Tag Archives: BFi

Two Woodfall films and an American equivalent

Yes, I am yoking three reviews and three films together, but bear with me, and we can ride on this makeshift oxcart together. It’s not just that two of them are from the BFI’s Woodfall collection, a recent boxed set of British New Wave classics;

Loneliness of a Long Distance Runner

Based on Alan Sillitoe’s 1959 first person short story of the same name, The Loneliness of the Long Distance Runner was an obvious choice for Woodfall Films following the success they had had with a previous adaptation of a Sillitoe novel; Saturday Night and Sunday

Girl With Green Eyes

When we think of Woodfall films we invariably think of the drama genre, unique to the British film industry, known as ‘kitchen sink’.  After all, it was a genre they had certainly made their name off the back of, with an impressive track record straight

Look Back in Anger

When I was a kid, the Liverpudlian comedian Mick Miller used to tell a joke I still regard fondly to this day. He’d stand on stage before the microphone and say “And now, name that film”. He’d then turn his back to them and, looking

They Came To A City

I’m not really a big fan of overtly political works since they can force an idea upon the viewer. Other times a film or television series that is based on politics but isn’t political is something that I could get behind. So I had a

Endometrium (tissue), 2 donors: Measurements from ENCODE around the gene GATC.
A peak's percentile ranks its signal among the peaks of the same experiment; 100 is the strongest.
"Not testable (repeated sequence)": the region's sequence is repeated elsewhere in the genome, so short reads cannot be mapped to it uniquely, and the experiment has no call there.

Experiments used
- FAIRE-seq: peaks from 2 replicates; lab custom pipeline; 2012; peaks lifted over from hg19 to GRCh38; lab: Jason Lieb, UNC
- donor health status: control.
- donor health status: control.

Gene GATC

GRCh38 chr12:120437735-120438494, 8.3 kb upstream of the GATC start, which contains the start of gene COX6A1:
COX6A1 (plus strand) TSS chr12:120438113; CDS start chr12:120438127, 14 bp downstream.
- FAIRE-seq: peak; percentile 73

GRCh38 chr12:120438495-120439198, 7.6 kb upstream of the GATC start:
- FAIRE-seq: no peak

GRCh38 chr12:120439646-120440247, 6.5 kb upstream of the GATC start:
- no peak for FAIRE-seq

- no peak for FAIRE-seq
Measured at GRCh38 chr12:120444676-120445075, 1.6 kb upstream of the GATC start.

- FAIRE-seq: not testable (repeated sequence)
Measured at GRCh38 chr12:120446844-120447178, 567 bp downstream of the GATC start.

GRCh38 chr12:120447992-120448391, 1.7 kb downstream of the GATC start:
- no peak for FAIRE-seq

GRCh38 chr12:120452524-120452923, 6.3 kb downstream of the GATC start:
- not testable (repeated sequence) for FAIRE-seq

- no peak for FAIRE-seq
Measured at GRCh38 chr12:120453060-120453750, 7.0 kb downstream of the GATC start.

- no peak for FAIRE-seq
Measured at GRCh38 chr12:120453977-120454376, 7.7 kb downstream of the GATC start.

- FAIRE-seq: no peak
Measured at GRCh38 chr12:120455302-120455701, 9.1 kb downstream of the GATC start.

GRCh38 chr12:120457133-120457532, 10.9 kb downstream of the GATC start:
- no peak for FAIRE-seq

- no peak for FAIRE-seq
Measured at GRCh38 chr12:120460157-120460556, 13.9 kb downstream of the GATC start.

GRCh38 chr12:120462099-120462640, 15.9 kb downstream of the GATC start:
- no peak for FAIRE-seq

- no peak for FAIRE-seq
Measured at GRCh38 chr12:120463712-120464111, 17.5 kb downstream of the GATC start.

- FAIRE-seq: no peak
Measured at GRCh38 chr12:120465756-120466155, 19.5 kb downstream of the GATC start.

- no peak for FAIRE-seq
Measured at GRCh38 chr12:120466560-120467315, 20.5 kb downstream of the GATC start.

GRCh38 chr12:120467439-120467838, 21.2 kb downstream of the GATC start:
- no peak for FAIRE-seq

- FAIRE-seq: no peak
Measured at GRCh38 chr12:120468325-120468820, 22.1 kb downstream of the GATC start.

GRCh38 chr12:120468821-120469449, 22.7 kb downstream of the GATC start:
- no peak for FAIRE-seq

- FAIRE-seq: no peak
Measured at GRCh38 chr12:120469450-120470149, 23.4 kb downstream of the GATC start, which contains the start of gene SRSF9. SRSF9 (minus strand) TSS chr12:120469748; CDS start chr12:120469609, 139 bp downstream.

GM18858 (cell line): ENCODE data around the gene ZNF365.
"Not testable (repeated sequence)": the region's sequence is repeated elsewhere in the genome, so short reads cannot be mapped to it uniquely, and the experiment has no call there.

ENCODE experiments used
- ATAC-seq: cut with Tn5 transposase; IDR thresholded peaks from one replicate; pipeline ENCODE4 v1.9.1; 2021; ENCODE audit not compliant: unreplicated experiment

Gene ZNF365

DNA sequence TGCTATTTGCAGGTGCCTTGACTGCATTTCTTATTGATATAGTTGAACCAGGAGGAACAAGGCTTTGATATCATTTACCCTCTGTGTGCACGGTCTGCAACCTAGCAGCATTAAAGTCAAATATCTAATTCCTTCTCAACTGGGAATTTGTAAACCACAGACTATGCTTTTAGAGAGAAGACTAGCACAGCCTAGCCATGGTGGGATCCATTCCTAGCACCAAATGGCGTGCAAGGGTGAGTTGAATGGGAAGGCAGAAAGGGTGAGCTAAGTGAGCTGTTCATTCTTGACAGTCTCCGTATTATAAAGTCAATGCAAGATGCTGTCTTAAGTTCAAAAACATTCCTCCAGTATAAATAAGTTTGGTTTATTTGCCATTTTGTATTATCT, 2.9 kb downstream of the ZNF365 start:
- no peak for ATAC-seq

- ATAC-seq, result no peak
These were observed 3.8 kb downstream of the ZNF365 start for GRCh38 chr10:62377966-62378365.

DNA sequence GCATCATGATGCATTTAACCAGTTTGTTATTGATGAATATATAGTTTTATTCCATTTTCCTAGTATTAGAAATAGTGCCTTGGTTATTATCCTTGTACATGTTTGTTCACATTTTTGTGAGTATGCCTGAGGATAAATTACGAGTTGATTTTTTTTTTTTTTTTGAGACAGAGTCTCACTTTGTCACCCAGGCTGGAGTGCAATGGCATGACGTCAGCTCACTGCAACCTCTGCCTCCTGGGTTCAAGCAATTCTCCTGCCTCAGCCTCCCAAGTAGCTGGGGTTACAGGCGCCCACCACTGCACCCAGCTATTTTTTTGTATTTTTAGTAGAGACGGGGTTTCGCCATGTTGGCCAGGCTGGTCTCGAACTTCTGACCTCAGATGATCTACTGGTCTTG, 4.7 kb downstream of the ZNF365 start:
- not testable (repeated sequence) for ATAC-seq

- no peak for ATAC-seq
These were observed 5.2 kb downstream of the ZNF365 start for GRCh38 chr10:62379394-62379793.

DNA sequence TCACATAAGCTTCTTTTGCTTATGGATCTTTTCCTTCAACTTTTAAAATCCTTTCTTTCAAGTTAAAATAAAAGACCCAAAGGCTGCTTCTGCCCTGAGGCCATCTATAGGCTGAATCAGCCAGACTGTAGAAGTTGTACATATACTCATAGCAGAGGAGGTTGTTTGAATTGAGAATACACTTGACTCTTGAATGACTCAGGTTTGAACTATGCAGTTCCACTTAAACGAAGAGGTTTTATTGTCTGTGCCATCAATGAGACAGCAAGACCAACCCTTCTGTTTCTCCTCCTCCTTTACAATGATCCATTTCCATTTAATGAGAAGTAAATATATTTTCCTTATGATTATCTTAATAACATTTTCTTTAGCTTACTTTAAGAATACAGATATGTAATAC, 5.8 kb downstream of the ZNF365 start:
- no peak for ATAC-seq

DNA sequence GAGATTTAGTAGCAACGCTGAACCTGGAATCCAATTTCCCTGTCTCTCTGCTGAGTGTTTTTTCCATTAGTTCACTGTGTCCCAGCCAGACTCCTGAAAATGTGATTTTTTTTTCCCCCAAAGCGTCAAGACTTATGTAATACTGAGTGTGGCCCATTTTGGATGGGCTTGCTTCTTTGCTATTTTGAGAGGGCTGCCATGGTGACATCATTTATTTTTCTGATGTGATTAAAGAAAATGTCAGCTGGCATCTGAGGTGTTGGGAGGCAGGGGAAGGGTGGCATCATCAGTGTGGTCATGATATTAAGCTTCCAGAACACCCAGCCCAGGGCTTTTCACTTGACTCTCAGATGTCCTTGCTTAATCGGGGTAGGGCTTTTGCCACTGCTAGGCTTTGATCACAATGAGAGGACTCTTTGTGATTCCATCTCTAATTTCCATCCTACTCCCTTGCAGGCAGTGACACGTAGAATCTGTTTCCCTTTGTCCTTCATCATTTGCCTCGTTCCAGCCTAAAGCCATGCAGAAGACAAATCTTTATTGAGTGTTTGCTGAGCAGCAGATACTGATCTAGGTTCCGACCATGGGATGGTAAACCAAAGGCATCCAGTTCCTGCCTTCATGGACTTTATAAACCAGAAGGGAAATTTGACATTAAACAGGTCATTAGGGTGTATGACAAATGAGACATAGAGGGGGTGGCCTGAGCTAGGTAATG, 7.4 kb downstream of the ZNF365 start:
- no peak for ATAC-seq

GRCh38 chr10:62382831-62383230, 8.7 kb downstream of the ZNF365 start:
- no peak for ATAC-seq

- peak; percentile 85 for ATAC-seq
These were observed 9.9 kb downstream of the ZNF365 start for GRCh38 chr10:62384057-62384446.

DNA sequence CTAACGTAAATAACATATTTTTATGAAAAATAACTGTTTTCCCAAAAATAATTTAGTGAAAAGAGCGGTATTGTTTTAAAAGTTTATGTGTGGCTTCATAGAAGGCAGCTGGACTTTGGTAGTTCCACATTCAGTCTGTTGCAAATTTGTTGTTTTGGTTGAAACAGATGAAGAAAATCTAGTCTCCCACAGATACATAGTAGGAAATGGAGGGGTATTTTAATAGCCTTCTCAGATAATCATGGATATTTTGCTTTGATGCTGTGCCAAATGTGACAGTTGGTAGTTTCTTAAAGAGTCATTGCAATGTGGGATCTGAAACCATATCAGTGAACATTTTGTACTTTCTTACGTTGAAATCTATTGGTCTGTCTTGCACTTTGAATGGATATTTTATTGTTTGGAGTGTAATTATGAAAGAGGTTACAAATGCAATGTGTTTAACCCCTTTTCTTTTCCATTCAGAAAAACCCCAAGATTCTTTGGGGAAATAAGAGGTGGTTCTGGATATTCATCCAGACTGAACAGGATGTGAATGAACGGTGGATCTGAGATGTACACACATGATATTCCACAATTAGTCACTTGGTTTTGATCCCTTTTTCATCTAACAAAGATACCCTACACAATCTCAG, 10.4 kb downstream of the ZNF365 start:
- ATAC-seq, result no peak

An Actor’s Revenge

It’s late Edo-period Japan. An acting troupe from Osaka has arrived in the capital city to perform. Thieves and pickpockets stalk their prey among the paying audience, while merchants and aristocrats watch from the balcony seats. Yukinojo, a slightly paunchy onnagata (kabuki actor who plays

Hotel Salvation

It’s not easy being an independent film-maker anywhere in the world, but spare a thought for Indian directors outside the system.  This should be their time: films like Chaitanya Tamhane’s Court have cleaned up at international film festivals, while directors like Anurag Kashyap (Gangs of Wasseypur),

Shiraz: A Romance of India

When I discuss the golden era of silent film with friends, many adjectives come to mind that describe the movies made in this period. What words can I use, I think to myself? Is it ‘timeless’? ‘Beautiful’? ‘Masterful’? All these adjectives imply that every silent